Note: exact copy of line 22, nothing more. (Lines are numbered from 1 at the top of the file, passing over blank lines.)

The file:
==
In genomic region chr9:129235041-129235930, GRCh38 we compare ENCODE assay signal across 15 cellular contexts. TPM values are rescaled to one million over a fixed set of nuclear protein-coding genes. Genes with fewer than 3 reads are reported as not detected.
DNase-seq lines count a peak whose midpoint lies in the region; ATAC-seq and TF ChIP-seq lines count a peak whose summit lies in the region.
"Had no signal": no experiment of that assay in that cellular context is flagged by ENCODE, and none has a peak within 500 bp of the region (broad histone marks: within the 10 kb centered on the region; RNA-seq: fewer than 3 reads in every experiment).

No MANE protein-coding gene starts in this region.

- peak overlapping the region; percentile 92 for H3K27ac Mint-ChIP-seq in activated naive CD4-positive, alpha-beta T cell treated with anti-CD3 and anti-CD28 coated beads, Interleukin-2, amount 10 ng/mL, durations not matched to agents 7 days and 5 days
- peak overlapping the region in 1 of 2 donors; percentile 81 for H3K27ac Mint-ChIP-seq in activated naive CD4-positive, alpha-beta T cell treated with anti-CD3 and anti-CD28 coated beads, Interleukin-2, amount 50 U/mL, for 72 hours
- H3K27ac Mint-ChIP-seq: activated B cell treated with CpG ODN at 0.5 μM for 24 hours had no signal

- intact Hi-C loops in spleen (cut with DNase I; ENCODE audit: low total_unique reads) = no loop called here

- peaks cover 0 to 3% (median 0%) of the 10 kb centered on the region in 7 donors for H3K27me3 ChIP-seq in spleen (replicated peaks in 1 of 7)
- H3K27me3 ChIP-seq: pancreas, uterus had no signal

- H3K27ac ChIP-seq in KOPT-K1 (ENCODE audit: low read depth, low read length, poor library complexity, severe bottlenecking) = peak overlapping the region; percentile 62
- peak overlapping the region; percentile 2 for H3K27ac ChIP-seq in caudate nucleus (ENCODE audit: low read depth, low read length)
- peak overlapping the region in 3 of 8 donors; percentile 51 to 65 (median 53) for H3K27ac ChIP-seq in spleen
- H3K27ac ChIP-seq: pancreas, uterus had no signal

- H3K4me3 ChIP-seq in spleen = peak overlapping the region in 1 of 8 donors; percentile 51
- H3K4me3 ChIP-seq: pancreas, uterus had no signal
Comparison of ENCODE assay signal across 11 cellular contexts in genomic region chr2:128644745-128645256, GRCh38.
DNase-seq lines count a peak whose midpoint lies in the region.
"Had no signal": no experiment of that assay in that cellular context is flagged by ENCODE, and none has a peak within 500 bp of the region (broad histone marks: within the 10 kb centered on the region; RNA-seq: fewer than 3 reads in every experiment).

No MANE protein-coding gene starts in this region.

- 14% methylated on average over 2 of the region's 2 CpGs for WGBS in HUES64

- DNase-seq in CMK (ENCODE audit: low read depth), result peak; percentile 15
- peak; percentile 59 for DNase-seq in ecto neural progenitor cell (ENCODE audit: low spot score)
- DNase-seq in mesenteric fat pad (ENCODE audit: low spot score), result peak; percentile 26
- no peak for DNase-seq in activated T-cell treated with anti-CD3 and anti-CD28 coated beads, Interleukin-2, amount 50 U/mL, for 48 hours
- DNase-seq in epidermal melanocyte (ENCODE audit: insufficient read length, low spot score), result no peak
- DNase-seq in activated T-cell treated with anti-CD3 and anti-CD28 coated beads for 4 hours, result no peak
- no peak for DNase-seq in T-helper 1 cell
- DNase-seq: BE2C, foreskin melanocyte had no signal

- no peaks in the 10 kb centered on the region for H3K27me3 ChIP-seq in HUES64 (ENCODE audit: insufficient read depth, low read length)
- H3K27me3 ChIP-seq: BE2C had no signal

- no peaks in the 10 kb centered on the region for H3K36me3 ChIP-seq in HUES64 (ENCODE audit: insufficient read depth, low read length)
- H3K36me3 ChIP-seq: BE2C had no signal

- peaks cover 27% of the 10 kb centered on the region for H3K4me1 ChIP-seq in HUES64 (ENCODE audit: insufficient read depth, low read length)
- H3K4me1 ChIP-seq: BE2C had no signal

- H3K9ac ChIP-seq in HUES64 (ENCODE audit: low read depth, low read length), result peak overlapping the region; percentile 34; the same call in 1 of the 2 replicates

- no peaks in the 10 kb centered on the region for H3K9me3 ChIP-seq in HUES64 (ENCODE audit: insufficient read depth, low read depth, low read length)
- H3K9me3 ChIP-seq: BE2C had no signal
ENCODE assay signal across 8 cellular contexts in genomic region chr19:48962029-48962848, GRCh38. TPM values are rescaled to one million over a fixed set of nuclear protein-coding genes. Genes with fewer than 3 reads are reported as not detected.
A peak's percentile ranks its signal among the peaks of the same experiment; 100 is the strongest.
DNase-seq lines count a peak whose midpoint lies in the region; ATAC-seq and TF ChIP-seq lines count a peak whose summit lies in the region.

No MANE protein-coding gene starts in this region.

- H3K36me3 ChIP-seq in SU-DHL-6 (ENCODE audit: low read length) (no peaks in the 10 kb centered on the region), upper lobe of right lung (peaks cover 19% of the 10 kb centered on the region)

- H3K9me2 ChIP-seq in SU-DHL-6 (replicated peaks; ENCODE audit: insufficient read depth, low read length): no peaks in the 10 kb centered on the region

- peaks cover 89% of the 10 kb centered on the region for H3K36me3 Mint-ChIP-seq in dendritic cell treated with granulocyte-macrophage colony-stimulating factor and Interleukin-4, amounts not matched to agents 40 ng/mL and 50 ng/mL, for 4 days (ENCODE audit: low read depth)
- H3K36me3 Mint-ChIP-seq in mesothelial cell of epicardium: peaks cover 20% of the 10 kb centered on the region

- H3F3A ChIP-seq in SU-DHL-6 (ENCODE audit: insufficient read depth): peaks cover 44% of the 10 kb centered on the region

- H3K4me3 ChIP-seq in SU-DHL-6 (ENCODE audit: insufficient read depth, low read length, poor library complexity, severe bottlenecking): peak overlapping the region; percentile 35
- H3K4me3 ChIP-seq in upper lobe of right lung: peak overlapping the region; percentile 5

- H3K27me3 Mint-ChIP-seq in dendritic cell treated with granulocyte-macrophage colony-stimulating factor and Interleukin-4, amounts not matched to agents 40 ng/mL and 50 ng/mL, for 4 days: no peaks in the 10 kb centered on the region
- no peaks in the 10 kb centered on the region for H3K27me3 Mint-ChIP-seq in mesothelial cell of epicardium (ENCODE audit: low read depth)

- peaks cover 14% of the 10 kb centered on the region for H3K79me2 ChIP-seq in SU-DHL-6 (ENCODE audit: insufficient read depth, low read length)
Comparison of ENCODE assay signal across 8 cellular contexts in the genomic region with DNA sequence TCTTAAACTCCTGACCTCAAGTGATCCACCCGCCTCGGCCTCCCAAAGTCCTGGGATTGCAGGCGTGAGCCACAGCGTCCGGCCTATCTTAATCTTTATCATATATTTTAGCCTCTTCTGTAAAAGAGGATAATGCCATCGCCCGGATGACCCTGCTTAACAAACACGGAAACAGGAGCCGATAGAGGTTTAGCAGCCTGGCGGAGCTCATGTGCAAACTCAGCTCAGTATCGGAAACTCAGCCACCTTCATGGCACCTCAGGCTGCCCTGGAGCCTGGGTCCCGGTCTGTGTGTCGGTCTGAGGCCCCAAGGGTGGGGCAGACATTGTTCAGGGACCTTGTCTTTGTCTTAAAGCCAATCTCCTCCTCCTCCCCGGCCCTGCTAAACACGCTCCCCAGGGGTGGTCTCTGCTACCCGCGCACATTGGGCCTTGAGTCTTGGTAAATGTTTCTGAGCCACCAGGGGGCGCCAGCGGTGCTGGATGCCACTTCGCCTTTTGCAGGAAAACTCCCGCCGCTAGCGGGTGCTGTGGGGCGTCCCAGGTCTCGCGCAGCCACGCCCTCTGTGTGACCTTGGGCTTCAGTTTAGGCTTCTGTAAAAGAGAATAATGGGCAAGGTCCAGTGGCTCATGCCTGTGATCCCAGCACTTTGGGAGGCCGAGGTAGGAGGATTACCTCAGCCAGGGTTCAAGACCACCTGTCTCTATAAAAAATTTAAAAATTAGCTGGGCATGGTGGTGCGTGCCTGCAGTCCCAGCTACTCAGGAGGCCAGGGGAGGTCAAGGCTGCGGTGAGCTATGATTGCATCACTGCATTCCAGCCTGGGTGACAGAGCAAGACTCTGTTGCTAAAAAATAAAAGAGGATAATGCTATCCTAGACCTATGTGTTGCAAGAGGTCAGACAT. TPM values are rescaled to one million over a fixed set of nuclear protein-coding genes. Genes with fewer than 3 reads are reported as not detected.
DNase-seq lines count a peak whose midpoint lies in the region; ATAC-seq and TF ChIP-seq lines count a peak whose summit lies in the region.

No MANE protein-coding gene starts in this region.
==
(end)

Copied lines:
- DNase-seq in CMK (ENCODE audit: low read depth), result peak; percentile 15